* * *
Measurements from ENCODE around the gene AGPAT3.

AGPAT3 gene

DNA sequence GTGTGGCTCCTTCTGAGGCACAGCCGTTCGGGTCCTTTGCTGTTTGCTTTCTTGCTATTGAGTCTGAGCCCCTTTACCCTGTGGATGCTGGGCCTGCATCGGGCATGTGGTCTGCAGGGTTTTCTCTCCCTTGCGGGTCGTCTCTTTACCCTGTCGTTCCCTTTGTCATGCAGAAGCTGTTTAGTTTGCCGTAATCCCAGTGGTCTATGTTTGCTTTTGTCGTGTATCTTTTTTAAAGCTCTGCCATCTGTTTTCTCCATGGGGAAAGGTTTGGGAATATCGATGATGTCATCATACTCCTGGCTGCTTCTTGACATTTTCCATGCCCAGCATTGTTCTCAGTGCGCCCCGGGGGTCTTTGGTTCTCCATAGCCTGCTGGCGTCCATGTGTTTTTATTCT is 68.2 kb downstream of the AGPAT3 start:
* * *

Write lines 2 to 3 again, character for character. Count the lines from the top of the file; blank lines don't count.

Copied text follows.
AGPAT3 gene

DNA sequence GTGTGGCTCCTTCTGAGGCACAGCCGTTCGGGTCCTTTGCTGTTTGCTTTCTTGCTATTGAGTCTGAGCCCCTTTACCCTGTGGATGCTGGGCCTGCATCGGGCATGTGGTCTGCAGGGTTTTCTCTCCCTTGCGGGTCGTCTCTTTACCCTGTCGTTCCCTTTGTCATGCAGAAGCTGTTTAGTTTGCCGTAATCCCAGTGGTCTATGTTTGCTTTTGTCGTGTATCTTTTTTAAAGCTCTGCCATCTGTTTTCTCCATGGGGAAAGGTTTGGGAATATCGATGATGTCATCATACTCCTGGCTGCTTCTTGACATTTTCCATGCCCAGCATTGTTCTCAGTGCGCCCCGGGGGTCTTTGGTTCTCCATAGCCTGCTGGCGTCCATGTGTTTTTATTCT is 68.2 kb downstream of the AGPAT3 start: